Trilateral negotiations took place among the United States, United Kingdom (as occupying powers) and Yugoslavia on the disputed city of Trieste and adjoining territory. In essence, the task was to convince both the Italians and Yugoslavs that their interests were being addressed fairly. That neither side was entirely happy with the outcome probably suggests that it met that Solomonic test. Of all his diplomatic achievements, Thompson recalled Trieste with the greatest satisfaction.

The Austrian State Treaty negotiations, with four participating powers, were even more daunting. At stake were the end of the Allied occupation and return of Austrian autonomy, in exchange for that country’s neutrality. All concerned had come to the point of agreeing to the return of Austrian sovereignty, but as always the devil was in the details, with the Soviets holding out for various advantages.

Through a combination of creative proposals and some audacious bluffing, Thompson was able to nudge the negotiations toward a successful conclusion. As a result, the Soviets for the first time actually departed from foreign territory that they were occupying.

Thompson’s most important diplomatic contribution, and perhaps the most difficult one to document, was his role as President John F. Kennedy’s chief adviser on Khrushchev and the Soviets during the Cuban missile crisis. Thompson had come to know the Soviet leader well during his first tour as ambassador in Moscow (1957-1962), and he deployed that knowledge effectively in urging Kennedy to answer the first (and ignore the second) of Khrushchev’s famous letters.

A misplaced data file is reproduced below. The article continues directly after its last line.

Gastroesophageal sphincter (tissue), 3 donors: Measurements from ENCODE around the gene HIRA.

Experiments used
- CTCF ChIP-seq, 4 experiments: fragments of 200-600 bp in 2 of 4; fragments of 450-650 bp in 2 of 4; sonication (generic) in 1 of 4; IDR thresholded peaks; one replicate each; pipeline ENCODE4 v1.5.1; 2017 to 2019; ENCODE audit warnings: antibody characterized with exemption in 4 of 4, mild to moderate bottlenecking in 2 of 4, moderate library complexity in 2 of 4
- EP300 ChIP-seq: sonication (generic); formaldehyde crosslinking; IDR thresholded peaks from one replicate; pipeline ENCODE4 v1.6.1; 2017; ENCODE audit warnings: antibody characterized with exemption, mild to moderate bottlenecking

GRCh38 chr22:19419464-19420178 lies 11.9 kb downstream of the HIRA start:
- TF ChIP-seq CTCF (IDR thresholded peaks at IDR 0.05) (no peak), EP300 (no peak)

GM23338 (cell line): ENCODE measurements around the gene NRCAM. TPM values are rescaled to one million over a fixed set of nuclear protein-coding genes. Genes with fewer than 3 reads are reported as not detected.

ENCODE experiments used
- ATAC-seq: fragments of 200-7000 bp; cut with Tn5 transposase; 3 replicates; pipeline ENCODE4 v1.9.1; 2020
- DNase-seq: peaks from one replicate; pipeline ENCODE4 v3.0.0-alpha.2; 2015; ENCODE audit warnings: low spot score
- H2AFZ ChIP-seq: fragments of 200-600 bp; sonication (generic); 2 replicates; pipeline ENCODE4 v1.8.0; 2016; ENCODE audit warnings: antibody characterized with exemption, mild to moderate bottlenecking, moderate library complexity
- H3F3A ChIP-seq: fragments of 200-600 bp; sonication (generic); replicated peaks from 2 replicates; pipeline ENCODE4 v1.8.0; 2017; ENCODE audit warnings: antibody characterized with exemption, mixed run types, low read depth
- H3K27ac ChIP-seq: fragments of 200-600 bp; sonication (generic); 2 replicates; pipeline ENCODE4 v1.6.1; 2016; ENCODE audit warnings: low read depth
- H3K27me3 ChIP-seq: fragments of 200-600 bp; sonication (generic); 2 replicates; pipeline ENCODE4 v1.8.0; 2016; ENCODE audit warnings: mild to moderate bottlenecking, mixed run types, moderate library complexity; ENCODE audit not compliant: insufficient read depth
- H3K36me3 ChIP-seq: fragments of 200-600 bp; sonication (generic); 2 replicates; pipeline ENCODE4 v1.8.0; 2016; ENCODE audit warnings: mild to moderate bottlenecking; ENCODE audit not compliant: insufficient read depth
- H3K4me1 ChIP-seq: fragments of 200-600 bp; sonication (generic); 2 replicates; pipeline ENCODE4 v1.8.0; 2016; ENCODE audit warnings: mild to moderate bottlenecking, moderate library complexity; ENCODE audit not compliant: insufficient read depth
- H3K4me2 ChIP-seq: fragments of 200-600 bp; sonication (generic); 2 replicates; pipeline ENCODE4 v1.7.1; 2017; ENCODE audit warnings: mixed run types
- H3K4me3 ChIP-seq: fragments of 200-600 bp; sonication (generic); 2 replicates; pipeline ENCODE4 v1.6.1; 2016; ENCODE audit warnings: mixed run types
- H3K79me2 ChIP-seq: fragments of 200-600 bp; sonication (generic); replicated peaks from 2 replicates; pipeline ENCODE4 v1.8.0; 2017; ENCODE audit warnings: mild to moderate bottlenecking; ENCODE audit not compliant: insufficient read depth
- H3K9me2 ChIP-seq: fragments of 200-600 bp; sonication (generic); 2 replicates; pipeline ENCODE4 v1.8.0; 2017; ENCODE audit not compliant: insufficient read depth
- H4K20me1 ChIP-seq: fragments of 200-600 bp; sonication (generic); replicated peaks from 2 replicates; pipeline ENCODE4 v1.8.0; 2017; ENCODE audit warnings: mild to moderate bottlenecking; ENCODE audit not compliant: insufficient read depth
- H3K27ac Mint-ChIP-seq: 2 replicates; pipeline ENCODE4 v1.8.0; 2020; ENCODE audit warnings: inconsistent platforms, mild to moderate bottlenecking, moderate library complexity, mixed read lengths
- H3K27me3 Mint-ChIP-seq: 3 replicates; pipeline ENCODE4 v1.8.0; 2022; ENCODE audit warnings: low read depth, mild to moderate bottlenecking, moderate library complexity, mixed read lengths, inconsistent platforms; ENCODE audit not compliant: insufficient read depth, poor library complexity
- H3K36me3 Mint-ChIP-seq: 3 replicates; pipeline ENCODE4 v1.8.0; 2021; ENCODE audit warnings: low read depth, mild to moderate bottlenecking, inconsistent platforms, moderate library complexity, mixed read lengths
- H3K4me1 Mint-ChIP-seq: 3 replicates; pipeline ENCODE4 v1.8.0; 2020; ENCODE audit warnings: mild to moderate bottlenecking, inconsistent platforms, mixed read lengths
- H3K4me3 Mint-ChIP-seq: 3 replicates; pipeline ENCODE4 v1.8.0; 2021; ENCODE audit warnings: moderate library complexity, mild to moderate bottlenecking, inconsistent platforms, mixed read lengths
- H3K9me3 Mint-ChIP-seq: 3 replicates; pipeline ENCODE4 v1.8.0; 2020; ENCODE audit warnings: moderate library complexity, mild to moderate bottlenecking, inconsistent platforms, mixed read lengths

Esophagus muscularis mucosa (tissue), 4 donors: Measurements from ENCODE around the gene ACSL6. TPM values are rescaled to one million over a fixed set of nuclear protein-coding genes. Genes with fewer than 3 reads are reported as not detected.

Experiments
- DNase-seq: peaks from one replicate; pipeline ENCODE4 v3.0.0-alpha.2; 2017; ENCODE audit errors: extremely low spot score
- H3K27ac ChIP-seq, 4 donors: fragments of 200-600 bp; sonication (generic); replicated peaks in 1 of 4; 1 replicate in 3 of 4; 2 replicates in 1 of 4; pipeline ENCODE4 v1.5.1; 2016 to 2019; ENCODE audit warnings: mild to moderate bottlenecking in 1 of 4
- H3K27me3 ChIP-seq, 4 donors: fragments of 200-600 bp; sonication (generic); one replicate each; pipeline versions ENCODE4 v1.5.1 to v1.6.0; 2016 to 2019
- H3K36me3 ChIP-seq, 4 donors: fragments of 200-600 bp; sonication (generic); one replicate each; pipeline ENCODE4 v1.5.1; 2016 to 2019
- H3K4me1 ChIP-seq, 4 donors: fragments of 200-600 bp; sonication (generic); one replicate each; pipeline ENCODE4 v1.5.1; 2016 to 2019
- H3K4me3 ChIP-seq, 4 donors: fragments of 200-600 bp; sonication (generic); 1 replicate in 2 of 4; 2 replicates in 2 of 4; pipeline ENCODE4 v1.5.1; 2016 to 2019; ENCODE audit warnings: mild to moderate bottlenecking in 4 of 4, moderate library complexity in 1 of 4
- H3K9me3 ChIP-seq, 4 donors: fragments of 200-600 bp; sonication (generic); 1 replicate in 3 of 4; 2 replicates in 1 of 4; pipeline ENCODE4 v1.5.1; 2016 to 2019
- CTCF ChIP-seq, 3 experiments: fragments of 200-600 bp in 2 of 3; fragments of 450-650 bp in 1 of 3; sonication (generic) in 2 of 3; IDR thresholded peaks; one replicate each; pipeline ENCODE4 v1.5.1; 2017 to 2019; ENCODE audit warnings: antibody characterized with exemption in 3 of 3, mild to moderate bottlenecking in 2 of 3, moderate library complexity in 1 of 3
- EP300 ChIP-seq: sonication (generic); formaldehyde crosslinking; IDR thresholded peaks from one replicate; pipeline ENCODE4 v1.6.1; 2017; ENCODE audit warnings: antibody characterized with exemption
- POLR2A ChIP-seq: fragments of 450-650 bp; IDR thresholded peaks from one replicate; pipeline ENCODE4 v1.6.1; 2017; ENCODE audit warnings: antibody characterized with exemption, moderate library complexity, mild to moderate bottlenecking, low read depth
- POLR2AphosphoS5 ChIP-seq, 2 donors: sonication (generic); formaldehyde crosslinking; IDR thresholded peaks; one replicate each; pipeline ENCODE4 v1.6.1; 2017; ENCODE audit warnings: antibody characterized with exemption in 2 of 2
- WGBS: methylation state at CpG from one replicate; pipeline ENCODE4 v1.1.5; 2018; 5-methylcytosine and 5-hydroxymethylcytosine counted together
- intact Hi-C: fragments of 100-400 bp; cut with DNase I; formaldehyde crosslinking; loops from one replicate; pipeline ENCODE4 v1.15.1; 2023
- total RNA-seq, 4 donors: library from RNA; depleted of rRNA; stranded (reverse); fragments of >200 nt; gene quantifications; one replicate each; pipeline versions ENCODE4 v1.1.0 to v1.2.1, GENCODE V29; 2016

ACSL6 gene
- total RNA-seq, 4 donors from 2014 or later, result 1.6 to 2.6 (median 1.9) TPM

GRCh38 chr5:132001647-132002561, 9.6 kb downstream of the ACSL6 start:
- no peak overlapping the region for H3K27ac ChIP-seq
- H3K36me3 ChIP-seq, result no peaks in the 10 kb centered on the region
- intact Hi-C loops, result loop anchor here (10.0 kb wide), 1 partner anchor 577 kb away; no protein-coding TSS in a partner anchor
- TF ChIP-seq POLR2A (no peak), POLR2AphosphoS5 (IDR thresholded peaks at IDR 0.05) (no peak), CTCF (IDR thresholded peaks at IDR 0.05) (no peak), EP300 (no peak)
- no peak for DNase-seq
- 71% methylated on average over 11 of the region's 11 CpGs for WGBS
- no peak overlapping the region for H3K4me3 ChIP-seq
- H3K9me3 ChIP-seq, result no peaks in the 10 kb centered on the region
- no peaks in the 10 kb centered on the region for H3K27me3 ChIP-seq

He also undercut the arguments of those who were advising an all-out military response. Thompson believed that a cornered animal is the most dangerous, and that without compromising on principle, one should always leave an opponent a graceful way out. Secretary of State Dean Rusk summed up Thompson’s role most succinctly when he called him “the unsung hero of the Cuban missile crisis.”

The pall of Vietnam clouded Thompson’s last years before retirement, rendering progress with the Soviets on nuclear disarmament and other issues difficult to impossible. While Thompson did not actively oppose Lyndon Johnson’s Vietnam policies, they made him uneasy and were, he came to believe, doomed to failure.

In addition to being a biography, the book serves as a description and explanation of the importance of professional diplomacy, practiced by those who possess area expertise, cultural awareness, balance, empathy and the ability to present and defend their country’s interests in a civilized manner. Thompson exemplified those qualities, communicating directly with leaders both at home and abroad, providing insights, analysis and policy recommendations that usually were on the mark.

The book is also an extended tribute to the authors’ father and his career. Fluidly written, the narrative is rich in family history and personal anecdotes. One wishes that the authors had been given access to Soviet security services archives and that the CIA had been responsive to their Freedom of Information Act requests, but the story stands up well even without that material. Ambassador Thompson would have been proud of the skill, thoroughness and evenhandedness with which his daughters compiled this biography.